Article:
A good coach should work with you one-on-one over a set period of time (usually six months), so they can really focus on getting to know who you are as an employee and what motivates and inspires you at work. They'll also look at where your skills lie, which industries might be best suited for those skills, how much money could be made in those industries, and what kind of lifestyle would go along with them — both now and over time as things change within their respective fields or industries due to technology advancement etcetera...

With the right advice and tools, you'll be back working faster than you can imagine!

When you’re in the state of mind that comes with losing your job, it can be difficult to imagine getting back to work. The sense of loss that comes with a layoff is significant and unsettling. But there are ways to recover and make the best of your situation—and one of them is by getting back into the workforce as soon as possible.

When you have an income, everything feels better: Your mental health improves; so does your physical health (because being unemployed causes stress). You also start feeling better about yourself because you understand that no matter what happens at work, there are other things going on in life that are way more important than what's happening at work—like seeing friends or family members, spending time outdoors or doing something creative like writing poetry or drawing pictures.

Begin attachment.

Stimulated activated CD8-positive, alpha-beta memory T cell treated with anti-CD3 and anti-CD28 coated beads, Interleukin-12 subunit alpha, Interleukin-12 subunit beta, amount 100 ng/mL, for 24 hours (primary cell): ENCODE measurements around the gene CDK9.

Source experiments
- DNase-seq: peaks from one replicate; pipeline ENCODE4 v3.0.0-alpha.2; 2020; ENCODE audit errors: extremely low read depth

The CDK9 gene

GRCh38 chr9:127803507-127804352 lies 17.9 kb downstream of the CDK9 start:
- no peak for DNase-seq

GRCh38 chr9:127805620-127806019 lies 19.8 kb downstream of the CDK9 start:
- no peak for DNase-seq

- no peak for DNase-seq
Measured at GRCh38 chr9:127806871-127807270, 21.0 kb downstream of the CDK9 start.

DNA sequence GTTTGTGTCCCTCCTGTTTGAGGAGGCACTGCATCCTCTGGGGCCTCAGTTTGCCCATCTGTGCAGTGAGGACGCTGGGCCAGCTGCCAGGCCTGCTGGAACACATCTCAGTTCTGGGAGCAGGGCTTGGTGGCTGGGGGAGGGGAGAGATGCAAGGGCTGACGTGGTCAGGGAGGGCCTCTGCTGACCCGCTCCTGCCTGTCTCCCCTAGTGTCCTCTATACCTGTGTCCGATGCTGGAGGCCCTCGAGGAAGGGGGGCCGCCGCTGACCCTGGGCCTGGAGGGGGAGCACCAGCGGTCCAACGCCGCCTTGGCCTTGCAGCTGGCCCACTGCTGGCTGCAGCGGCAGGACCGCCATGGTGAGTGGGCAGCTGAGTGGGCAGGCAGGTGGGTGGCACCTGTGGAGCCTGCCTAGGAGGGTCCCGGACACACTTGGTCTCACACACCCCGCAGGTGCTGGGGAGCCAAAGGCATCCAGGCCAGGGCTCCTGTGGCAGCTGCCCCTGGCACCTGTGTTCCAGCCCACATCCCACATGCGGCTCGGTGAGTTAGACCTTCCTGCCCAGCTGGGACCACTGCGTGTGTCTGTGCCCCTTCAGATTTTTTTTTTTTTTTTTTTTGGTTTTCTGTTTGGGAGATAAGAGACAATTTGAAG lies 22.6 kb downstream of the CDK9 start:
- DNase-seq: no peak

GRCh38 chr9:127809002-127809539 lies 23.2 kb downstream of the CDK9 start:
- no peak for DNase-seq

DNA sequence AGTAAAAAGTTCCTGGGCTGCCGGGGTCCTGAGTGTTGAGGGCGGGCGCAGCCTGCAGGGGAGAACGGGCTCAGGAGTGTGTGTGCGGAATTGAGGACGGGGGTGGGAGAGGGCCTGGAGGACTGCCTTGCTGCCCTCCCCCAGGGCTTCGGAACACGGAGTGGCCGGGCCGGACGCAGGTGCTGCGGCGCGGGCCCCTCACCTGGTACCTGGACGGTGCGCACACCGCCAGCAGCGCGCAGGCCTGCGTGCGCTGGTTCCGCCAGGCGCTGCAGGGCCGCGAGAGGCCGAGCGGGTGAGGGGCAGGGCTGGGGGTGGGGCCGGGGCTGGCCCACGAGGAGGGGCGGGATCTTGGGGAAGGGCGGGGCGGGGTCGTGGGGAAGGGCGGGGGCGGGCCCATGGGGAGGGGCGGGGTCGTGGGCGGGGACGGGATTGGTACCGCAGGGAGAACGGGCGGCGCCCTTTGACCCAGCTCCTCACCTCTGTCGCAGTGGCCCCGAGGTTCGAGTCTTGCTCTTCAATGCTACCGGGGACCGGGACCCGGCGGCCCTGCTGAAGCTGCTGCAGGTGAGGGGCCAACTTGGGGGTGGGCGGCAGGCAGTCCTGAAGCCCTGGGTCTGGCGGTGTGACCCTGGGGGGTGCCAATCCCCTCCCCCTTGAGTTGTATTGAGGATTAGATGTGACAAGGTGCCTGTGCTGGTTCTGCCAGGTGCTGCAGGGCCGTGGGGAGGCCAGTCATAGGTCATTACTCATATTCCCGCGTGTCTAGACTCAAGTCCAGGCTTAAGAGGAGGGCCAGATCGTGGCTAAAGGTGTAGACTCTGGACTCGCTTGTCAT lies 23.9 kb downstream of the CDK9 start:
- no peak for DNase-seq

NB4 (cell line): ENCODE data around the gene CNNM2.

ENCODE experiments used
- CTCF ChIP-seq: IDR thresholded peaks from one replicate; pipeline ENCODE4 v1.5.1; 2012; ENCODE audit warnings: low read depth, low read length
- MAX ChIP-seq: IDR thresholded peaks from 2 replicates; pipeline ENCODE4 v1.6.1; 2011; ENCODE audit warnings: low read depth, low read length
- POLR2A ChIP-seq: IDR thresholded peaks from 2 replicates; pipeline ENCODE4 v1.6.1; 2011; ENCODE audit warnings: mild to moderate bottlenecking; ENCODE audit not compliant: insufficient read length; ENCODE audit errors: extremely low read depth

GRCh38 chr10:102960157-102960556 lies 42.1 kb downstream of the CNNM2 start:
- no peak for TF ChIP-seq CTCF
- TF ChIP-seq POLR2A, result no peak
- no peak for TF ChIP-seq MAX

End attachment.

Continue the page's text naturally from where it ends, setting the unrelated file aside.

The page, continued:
Using this advice allows people who have been laid off from their jobs to find themselves again: They get a new job and re-establish themselves professionally until they find their next great position!

Remember, you are not alone. Many people have been down this road before and they can help guide you through it. If you’re feeling overwhelmed by your layoff, consider reaching out to one of these groups for support: